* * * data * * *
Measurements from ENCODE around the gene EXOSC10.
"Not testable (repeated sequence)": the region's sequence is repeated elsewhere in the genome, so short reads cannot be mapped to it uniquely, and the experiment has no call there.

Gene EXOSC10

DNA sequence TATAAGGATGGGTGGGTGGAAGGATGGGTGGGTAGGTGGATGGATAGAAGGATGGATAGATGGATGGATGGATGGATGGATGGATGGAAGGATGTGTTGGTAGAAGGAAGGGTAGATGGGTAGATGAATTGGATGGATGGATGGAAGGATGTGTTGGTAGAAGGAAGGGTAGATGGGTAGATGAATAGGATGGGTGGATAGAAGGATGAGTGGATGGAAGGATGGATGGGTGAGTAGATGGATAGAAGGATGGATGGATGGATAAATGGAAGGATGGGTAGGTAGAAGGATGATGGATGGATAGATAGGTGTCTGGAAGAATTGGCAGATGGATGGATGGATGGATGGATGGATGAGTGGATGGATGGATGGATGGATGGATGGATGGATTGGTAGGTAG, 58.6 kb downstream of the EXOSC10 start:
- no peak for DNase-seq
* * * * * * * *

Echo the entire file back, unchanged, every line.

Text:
Measurements from ENCODE around the gene EXOSC10.
"Not testable (repeated sequence)": the region's sequence is repeated elsewhere in the genome, so short reads cannot be mapped to it uniquely, and the experiment has no call there.

Gene EXOSC10

DNA sequence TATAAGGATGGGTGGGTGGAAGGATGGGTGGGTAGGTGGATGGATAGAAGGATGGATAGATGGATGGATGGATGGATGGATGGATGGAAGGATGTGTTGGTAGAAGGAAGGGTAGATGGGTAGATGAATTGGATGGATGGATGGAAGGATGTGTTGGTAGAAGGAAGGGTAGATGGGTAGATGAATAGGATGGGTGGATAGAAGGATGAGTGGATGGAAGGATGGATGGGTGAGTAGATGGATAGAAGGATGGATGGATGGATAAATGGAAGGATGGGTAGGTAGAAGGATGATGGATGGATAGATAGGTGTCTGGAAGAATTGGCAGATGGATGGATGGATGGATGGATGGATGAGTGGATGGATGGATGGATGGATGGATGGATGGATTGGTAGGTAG, 58.6 kb downstream of the EXOSC10 start:
- no peak for DNase-seq